Greece has responded furiously to proposals to modify the Schengen agreement which would see the country’s borders effectively sealed off from the rest of the continent. EU interior ministers meeting in Amsterdam on Monday discussed moving the southern frontier of the passport-free travel zone, which includes most of the EU, to the north, deploying joint police forces along the Macedonia-Greece border. Other European states piled pressure on Greece to do more to control the influx of migrants into Europe via its shores. Athens’s Syriza-led government denounced the plans, with Ioannis Mouzalas, the migration minister, calling it an “experiment” that would turn Greece into a “cemetery of souls,” according to reports. Greek public order minister Nikos Toskas said, “It is very difficult to stop small boats coming [to Greece] . . . except sinking or shooting them, which is against our European values and Greek values and we will not do that.” —Newsweek, Jan. 26, 2016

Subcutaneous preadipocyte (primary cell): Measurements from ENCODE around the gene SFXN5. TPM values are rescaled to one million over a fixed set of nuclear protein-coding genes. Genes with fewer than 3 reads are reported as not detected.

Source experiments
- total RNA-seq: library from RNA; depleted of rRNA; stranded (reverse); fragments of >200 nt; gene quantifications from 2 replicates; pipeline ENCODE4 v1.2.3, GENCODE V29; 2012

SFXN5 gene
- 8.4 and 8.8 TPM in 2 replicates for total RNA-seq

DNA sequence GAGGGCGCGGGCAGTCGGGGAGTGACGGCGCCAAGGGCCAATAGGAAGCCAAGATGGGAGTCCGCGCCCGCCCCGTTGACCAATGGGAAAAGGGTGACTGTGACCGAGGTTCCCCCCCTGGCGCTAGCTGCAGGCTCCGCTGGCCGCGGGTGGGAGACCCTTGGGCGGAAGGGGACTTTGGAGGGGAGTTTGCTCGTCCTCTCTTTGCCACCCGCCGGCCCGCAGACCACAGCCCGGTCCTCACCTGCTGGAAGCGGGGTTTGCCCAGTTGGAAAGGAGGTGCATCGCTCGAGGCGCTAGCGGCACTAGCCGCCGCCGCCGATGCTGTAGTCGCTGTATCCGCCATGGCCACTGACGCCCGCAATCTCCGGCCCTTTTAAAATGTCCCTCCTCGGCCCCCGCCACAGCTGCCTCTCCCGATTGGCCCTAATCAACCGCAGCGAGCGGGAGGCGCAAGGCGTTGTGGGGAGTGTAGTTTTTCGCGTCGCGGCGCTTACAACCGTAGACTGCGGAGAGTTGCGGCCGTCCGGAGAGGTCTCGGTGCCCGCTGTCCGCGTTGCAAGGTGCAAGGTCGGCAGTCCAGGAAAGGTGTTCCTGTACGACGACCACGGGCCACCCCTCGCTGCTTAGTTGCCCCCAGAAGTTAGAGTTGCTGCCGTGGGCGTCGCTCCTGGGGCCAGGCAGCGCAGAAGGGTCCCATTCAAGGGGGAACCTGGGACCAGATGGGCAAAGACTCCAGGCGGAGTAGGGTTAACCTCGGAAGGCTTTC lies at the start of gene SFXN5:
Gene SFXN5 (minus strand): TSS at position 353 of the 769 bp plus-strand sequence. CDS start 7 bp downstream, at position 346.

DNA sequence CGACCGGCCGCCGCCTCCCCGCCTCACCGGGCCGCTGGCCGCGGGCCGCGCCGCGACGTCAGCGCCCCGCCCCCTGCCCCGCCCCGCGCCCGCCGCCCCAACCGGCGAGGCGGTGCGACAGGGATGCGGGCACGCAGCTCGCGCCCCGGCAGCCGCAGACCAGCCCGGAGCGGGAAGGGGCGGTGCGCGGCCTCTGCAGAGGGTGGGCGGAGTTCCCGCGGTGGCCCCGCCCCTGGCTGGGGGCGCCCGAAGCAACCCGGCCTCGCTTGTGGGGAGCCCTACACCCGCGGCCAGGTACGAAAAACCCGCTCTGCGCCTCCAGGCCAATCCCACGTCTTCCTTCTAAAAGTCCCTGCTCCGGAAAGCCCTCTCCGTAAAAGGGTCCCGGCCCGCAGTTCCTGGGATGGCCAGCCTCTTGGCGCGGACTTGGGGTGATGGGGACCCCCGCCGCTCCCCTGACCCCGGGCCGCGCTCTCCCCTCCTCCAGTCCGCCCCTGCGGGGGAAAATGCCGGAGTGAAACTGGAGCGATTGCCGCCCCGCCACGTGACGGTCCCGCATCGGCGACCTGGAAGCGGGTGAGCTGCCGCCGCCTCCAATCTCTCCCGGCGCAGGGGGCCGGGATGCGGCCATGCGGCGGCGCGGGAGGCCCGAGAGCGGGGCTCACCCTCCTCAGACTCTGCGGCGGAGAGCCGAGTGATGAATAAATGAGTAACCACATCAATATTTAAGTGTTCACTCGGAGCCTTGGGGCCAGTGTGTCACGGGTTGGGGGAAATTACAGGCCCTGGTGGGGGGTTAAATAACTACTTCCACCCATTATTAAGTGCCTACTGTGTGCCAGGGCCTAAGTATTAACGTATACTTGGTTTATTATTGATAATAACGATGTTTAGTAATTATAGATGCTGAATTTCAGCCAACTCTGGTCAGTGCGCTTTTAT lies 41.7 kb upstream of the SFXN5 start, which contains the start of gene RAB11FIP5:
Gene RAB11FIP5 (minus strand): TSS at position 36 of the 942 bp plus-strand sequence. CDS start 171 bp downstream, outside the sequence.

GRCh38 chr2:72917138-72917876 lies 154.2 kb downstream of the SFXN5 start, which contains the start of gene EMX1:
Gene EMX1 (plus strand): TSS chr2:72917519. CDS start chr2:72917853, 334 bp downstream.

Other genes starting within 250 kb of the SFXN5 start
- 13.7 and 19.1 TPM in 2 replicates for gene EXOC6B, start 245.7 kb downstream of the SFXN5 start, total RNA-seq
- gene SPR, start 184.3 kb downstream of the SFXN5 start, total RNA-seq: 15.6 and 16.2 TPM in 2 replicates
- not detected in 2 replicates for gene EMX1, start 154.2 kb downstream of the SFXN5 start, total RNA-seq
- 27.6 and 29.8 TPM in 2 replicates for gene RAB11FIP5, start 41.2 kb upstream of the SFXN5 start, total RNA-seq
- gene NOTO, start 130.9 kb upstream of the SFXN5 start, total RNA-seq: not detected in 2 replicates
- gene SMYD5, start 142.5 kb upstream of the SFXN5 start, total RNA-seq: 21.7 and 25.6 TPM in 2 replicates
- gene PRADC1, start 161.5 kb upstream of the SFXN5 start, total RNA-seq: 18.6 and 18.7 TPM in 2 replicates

So many have come knocking at my door
lately that I have trouble keeping it closed,
thieves, beggars, friends, curriers, deliveries,
Jehovah’s Witness, students with advertising
leaflets, straw dogs, homeless cats, garbage-
collectors, bag ladies, messengers, gypsies,
street-cleaners, refugees, illegal immigrants.
I am thinking of tearing it down—the door
I mean—so anyone can just come in and say
how they feel, have something to eat, take some
clothes from the closet, maybe pick up a euro
or two that I will leave on the front table
Dino Siotis is an activist and award winning Greek poet with 25 books of poetry in Greek, English and French, president of Athens-based Poets Circle, director of Athens World Poetry Festival and in charge of Global Communication of Medellin-based World Poetry Movement. He lives in Athens.